Art and freedom (Diyar Hesso)

When we say Freedom, we can think of a lot of things, but we mostly think about ourselves, humankind. Although it is selfish to say that Freedom belongs only to humankind, as we can define freedom as energy flow as diversity in the universe. But I will try to concentrate on our today’s situation as humans, the notion of freedom, today’s global system problems in relation to us, the Kurds, and what it has to do with Art.
The first word that comes to mind when talking about, or watching today’s global system, is failure. Failure to solve urgent issues, such as refugees, poverty, ecological disasters and climate change. Failure to meet the needs for establishing peace and stability.

This neoliberal capitalist global system fails us simply because the structural problems it has. And these failures are brought to our region, The Middle East, in the shape of wars, fighting for natural resources and oppressor nation states.
We, the Kurds, one of the largest nations without a state of its own, are ruled by four nation states, Turkey, Iran, Iraq and Syria. Hundreds of thousands of our people have been killed, our language has been banned, our culture has been attacked… We could only sing in secret.
In 2012 we rose up against the Syrian regime, as we have done time and time again in our history. We succeeded through a bloodless revolution, and declared the Northern part of Syria an autonomous region. This region is known as Rojava, which means “West”, and refers to the Western part of Kurdistan, our homeland. Rojava also had a rather political meaning, as it refers to the system that we have since established there.
A grassroots democratic, ecologist, women libertarian self-administration, or to make it harder for those who live here, within a modern state, a “stateless democracy”. In practice, this means that we govern ourselves through communes and municipalities, where each meeting is co-chaired by a woman and a man. It means that our people do not look to be represented by politicians: they represent themselves. It also means that every people, belief, community can freely co-exist with each other confident that cultural differences and rights will be respected. Rojava thus is in an opposition to the state form, which stands for a monocultural identity, with centralized power, embodying nationalism, patriarchy and capitalism.
The very idea of such a new system was attacked, and in order to defend it, to defend our land, our lives and people, thousands of brave men and women lost their lives resisting. Many of you heard of this resistance in the news, as it was the first time that global mainstream media paid attention to our struggle. Stupidly enough, those media spread such a narrative by which being a Kurd somehow enables you to resist and fight back, which beside being stupid is also wrong. Yes, we Kurds, alongside other peoples, Arabs, Assyrians, resisted while state armies fled from ISIS attacks. But that is not something we carry in the blood! Rather, it is something which lies in ideas and beliefs.
And here, I think, it’s where we need art. First, to understand the role of art, and culture in general, in creating and shaping the resistance. Secondly to change this narrative.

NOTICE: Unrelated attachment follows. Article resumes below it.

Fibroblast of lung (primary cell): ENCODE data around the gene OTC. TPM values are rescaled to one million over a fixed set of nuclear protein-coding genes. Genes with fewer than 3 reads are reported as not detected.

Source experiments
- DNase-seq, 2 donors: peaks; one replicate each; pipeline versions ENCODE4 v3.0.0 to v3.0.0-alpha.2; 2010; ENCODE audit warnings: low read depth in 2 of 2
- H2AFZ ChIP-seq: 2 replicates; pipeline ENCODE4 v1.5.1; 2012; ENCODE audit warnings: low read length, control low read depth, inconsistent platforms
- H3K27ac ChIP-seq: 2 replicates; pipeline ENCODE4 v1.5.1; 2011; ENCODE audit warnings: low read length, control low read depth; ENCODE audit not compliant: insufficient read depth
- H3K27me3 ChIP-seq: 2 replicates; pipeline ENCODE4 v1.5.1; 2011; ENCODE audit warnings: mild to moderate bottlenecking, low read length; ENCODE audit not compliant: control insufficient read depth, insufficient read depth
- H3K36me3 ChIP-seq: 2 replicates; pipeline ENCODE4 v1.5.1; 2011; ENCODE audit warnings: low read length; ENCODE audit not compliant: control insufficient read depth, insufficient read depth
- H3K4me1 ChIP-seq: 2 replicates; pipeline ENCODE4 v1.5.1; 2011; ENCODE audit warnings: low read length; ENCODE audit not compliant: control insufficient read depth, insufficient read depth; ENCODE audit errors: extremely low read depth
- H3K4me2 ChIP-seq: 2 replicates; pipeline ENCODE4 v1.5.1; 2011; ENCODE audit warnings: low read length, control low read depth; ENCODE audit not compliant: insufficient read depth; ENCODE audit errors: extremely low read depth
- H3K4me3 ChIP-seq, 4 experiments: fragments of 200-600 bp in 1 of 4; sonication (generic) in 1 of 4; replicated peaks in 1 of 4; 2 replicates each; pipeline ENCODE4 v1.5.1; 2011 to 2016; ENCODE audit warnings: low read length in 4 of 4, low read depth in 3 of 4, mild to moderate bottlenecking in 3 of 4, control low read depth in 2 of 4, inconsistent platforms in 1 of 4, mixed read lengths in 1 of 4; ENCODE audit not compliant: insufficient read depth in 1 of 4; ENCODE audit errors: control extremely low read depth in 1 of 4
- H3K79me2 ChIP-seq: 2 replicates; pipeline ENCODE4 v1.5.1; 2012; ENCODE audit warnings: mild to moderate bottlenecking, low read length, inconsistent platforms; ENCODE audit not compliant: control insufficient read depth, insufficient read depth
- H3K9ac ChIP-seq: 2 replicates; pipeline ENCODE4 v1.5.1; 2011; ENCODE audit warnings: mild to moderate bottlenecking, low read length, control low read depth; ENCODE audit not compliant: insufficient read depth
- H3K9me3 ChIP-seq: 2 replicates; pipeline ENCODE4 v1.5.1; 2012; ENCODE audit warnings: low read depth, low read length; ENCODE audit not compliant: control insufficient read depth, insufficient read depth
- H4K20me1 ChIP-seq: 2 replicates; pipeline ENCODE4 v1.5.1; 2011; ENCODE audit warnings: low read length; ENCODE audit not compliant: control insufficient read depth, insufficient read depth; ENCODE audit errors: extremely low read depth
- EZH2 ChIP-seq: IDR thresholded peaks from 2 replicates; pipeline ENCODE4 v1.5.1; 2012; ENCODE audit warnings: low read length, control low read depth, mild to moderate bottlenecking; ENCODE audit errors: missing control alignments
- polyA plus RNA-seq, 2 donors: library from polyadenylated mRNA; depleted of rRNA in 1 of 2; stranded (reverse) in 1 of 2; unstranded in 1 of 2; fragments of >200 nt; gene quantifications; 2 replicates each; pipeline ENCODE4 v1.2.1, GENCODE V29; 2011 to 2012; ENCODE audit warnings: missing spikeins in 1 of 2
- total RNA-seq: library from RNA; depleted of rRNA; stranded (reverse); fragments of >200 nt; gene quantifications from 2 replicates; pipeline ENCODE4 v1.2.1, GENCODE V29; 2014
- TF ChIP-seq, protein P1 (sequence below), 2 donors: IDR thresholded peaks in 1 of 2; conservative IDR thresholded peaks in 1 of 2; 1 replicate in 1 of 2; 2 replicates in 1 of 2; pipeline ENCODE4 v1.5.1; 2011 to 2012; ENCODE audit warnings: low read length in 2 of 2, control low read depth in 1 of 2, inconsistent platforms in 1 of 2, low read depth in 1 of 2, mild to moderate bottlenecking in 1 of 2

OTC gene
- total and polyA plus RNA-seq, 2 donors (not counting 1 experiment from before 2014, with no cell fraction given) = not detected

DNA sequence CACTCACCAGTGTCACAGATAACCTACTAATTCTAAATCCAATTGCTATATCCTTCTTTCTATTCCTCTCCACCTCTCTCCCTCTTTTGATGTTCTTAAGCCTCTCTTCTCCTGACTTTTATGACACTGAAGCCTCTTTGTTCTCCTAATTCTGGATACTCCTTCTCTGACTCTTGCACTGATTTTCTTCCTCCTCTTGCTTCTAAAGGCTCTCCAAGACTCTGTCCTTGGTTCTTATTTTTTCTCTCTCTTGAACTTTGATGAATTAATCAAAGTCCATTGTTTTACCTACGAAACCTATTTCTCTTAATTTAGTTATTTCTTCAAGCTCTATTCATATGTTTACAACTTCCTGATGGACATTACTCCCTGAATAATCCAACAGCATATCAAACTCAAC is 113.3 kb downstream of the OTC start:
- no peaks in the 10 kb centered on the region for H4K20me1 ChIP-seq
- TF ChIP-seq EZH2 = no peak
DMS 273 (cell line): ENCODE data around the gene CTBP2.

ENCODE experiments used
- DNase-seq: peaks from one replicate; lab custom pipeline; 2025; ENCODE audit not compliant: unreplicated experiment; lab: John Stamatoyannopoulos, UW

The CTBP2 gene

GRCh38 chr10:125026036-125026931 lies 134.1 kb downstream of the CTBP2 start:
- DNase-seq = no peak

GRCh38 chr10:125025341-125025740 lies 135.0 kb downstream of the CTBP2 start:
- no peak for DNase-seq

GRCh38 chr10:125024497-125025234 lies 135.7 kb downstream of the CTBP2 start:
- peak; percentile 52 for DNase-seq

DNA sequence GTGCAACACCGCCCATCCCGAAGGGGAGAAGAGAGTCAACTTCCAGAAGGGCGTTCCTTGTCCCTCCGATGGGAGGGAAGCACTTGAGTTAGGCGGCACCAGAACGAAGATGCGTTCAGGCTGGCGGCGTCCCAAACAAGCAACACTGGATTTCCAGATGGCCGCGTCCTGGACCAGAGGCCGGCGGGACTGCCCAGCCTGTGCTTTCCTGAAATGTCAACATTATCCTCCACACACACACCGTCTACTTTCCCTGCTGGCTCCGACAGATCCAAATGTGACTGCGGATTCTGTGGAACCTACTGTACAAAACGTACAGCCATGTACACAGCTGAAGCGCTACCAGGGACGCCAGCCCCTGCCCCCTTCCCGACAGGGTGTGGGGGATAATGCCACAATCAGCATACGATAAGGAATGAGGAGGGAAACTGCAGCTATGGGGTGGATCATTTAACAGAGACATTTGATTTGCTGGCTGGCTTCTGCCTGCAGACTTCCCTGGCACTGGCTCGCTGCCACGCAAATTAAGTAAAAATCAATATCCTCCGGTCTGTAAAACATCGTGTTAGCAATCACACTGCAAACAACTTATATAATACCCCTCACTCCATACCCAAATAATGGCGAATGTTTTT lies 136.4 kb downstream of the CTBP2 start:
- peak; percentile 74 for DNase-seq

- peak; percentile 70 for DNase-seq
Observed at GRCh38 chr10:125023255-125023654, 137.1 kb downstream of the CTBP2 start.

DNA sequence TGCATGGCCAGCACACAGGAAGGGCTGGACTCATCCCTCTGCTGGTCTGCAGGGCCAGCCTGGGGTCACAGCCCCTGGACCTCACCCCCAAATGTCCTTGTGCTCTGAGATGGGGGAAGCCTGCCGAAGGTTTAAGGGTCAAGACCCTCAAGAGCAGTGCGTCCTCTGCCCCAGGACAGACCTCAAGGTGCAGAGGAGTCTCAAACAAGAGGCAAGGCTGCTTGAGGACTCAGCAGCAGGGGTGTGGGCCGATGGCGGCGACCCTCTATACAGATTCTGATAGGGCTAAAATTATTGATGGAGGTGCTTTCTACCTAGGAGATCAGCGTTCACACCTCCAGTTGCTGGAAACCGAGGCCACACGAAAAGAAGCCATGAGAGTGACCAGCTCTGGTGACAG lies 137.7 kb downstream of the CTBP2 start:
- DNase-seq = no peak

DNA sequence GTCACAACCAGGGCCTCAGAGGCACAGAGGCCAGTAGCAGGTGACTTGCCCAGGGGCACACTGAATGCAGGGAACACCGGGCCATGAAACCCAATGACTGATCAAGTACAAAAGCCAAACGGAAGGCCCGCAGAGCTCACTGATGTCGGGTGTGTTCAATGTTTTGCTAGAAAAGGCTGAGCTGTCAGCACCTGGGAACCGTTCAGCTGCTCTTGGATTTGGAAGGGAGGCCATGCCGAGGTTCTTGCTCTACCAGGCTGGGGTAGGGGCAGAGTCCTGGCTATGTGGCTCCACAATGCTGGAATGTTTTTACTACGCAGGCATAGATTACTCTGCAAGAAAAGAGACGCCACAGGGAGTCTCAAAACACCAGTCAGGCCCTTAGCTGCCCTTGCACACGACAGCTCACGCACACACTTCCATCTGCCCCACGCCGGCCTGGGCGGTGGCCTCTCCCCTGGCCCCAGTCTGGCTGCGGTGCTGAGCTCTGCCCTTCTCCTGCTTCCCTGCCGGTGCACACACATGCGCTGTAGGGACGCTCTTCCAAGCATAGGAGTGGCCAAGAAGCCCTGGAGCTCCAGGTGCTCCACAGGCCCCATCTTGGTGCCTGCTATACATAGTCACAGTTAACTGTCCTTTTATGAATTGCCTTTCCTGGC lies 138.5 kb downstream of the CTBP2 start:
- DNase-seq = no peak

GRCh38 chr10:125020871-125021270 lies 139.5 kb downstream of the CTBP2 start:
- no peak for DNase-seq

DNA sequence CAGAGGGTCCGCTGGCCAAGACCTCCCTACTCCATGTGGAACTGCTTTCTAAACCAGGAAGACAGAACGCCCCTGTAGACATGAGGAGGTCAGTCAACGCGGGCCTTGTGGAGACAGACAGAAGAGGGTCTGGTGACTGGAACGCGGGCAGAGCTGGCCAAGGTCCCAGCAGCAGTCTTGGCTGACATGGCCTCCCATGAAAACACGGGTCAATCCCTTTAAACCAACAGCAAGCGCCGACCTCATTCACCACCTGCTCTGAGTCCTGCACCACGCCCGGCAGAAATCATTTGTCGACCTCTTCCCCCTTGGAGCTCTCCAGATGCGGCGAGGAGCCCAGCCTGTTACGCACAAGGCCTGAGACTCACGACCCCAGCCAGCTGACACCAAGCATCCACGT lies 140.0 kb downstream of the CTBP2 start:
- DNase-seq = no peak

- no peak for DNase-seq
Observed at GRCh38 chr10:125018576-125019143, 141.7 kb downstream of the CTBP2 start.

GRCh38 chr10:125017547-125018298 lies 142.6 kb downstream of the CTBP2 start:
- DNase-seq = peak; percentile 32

Discovered not a far ago, in Northern Kurdistan, which is inside Turkey’s borders, a 10000 years old temple. The motifs on the big rectangle columns are of wild animals, as well as the bones found there. The place dates back to before agriculture. Which is enough to change the whole narrative according to which the economic reasons made humankind settle. No, it was religion, if we were to say it if in today’s words. The mental structures are the basics of us becoming a society, of us becoming us. It’s culture, it’s art, which emerged almost together with belief – or, organized belief systems such as religion. Art was always accompanied by rituals, or somehow considered a ritual itself. The first plays were simply simulations of myths and religious tales: drama originated from the ritual of worship where the death and resurrection of the god were simulated. Also, the same goes for poetry, singing and dancing. Even in ancient Greece we can understand tragedies as part of religious rituals, advocating a moral life to follow.
In that sense, art have always been an attempt to better understanding of life, thus, to promote or achieve a better life. Every experience makes meaning. Making the experience a subject for art, leads to improving the experience itself. Seeing life itself, being analyzed and explored, through art, was what made people attracted to art, I believe. For centuries people would listen to songs, watch theatre plays, only to have a better understanding of life.
Aesthetic instinct gives us the power to enjoy things without going down to the need to own them. Also, I would argue that art forms our personality and identity, maybe more than anything else. For example, we get the first big ideas, or big questions in our lives through art. We hear about love from a song, or see it in a film before falling in love. We know concepts as loyalty, sacrifice, hope, resistance, freedom through art or literature, before we actually experience them.
And indeed, all the great artists from Aristoteles to Shakespeare, were analyzing life. They were telling us about us, they were advising us as well as entertaining us. But nowadays I see that less and less artists are tempted to do this. As is they retreat in the field of life in front of sociology and psychology. There is uncertainty in the material for art, in the art subject. It tends to shrink from reality to self.

Increasingly, the form and content of Art is harmed in favor of the artist’s temper. Artists start to perform art that requires the audience to understand the means which the artist use in order to then understand the content of his/her art. Of course, I know that the artist starts from a desire for self-expression, but this must be accompanied by a clear will and high purpose, otherwise it would give way in favor of some kind of exhibitionism. It is really sad seeing contemporary art losing its subversive function. Especially cinema. In an art that requires the use of social communication, a social retreat can only be seen as absurd. The audience is not an irrational emotional mess. Rather, is the owner of culture itself.